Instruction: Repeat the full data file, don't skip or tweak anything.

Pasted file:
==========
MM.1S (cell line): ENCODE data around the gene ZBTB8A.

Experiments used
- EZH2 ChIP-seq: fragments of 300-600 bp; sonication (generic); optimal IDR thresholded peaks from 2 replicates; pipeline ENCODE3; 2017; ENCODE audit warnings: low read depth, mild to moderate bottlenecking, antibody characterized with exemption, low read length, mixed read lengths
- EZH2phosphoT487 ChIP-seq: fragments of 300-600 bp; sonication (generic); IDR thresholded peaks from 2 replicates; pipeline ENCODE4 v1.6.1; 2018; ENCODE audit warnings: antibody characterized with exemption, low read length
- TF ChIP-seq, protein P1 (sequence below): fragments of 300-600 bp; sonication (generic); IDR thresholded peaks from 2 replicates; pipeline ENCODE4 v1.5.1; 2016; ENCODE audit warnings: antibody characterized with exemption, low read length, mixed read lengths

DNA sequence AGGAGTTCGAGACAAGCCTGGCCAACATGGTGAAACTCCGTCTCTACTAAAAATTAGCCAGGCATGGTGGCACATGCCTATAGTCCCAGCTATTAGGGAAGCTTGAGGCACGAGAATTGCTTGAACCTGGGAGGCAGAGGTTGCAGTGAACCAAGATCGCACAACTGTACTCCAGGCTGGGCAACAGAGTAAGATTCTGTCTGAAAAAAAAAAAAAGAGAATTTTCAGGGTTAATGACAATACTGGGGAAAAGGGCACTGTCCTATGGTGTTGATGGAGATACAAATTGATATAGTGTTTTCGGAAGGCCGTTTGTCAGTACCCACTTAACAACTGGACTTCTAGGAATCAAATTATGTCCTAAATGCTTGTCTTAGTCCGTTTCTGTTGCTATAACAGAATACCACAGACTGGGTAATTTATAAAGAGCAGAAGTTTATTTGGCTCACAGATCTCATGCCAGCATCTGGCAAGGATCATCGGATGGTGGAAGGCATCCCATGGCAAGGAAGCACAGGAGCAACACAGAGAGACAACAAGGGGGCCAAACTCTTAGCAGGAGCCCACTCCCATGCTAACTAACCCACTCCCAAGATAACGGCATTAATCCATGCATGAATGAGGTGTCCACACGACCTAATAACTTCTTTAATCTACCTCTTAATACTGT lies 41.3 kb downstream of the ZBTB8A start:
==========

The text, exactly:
MM.1S (cell line): ENCODE data around the gene ZBTB8A.

Experiments used
- EZH2 ChIP-seq: fragments of 300-600 bp; sonication (generic); optimal IDR thresholded peaks from 2 replicates; pipeline ENCODE3; 2017; ENCODE audit warnings: low read depth, mild to moderate bottlenecking, antibody characterized with exemption, low read length, mixed read lengths
- EZH2phosphoT487 ChIP-seq: fragments of 300-600 bp; sonication (generic); IDR thresholded peaks from 2 replicates; pipeline ENCODE4 v1.6.1; 2018; ENCODE audit warnings: antibody characterized with exemption, low read length
- TF ChIP-seq, protein P1 (sequence below): fragments of 300-600 bp; sonication (generic); IDR thresholded peaks from 2 replicates; pipeline ENCODE4 v1.5.1; 2016; ENCODE audit warnings: antibody characterized with exemption, low read length, mixed read lengths

DNA sequence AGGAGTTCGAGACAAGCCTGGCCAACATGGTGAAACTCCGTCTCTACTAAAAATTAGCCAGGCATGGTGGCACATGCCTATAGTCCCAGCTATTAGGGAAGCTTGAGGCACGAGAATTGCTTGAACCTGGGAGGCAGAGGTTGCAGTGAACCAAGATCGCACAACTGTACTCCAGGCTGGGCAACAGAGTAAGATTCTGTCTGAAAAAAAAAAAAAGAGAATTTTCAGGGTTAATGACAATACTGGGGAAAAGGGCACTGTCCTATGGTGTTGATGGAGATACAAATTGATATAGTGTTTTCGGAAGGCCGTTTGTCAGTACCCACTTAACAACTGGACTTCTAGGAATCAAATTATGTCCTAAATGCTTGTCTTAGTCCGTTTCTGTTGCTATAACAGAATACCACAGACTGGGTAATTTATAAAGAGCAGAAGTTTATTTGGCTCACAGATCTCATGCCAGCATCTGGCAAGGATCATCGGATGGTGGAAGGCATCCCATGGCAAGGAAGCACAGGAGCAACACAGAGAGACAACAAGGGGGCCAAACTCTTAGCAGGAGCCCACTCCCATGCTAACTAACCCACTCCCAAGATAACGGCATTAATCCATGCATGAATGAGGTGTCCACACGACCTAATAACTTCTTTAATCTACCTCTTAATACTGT lies 41.3 kb downstream of the ZBTB8A start: